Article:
--
          Great minds discuss ideas; average minds discuss events; small minds discuss people; the smallest discuss themselves
          • (Score: 3, Insightful) by Pslytely Psycho on Friday August 23 2019, @09:54AM

            by Pslytely Psycho (1218) on Friday August 23 2019, @09:54AM (#884009)

            Yeah, that's an accurate description.
            It gets weirder from there.
            It was pretty risque for its era, and would never get made today in the 'I'm offended by everything climate.'

            I love a lot of bad movies though...MST3K fan since the first episodes.
            My 'Skull and Crossbones' movie collection consists of a lot of so bad they're good movies.

            --
            Alex Jones lawyer inspires new TV series: CSI Moron Division.
      • (Score: 3, Informative) by Pslytely Psycho on Friday August 23 2019, @01:03AM

        by Pslytely Psycho (1218) on Friday August 23 2019, @01:03AM (#883879)

        Oh yeah, WHY it was an awesome series:

        https://www.youtube.com/watch?v=5m8uSwZPHcU [youtube.com]

        --
        Alex Jones lawyer inspires new TV series: CSI Moron Division.
  • (Score: 3, Insightful) by khallow on Thursday August 22 2019, @12:38PM (3 children)

    by khallow (3766) Subscriber Badge on Thursday August 22 2019, @12:38PM (#883582) Journal
    It sounds like some higher up is infatuated with AI. It's bizarre how the story mentions all these weird projects without giving a single reason why anyone, much less China, would need them. Labor isn't expensive after all, and these tasks aren't something that would cost a lot to employ a person to provide (news talking head, boilerplate law, and cleaning trains).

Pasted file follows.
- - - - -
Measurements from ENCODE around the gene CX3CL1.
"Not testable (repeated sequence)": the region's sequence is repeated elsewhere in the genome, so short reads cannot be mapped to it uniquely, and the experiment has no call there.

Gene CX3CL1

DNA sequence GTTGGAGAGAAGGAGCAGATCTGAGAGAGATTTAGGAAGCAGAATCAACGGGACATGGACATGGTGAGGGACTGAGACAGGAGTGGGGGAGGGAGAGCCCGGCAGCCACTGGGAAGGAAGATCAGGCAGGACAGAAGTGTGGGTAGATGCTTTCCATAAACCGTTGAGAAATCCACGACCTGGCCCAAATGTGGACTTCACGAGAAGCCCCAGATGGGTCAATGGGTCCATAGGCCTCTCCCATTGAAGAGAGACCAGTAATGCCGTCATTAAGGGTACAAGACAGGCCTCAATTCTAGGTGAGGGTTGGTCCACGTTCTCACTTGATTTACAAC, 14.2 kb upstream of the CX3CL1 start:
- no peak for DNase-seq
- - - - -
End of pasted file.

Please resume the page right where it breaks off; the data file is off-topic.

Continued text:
• (Score: 3, Interesting) by takyon on Thursday August 22 2019, @12:49PM

      by takyon (881) <reversethis-{gro ... s} {ta} {noykat}> on Thursday August 22 2019, @12:49PM (#883583) Journal

      Call it a tech demo. Meant to make some headlines but not something that will see widespread use.

      That means she’ll mostly be dealing with litigation reception and online guidance. Other features of the online service center include a mobile micro-court and an official Weitao (Taobao's social-media service for brands) account.

      Sounds like the U.S. Army chatbot.

      --
      [SIG] 10/28/2017: Soylent Upgrade v14 [soylentnews.org]
    • (Score: 3, Insightful) by SomeGuy on Thursday August 22 2019, @01:06PM

      by SomeGuy (5632) on Thursday August 22 2019, @01:06PM (#883586)

      It sounds like some higher up is infatuated with AI.

      This is exactly why this sort of stuff happens.

      It reminds me of the stories from a way while back back where stores were going to start putting video screens in shopping carts to play advertisements. Any brain dead 2-year old could tell you a dozen reasons why that wouldn't work well, but somewhere some higher up was sold on that crap. How many shopping carts have those today? None.

      And here, I get my panties in a wad just talking to telephony voice recognition systems "say 'yes' for yes or 'no' for no." Why can't I just press "2" like any other fucking system? It can't hear me with all the noise here! "I'm sorry, I didn't understand that!" DOES THE WORD DE-RESOLUTION MEAN ANYTHING TO YOU, BITCH!

      Wake me up when they replace lawyers with AI. I might actually get behind that.

    • (Score: 0) by Anonymous Coward on Thursday August 22 2019, @03:36PM

      by Anonymous Coward on Thursday August 22 2019, @03:36PM (#883674)

      It's because it empowers the grunch. Workers can strike AI can just be retrained.

  • (Score: 2) by Alfred on Thursday August 22 2019, @01:37PM (4 children)